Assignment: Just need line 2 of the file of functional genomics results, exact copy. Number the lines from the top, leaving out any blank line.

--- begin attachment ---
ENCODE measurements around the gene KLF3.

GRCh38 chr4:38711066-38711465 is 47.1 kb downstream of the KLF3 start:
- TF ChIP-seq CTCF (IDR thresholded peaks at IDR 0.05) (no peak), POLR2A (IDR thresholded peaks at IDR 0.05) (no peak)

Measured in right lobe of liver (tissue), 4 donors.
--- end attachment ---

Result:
GRCh38 chr4:38711066-38711465 is 47.1 kb downstream of the KLF3 start: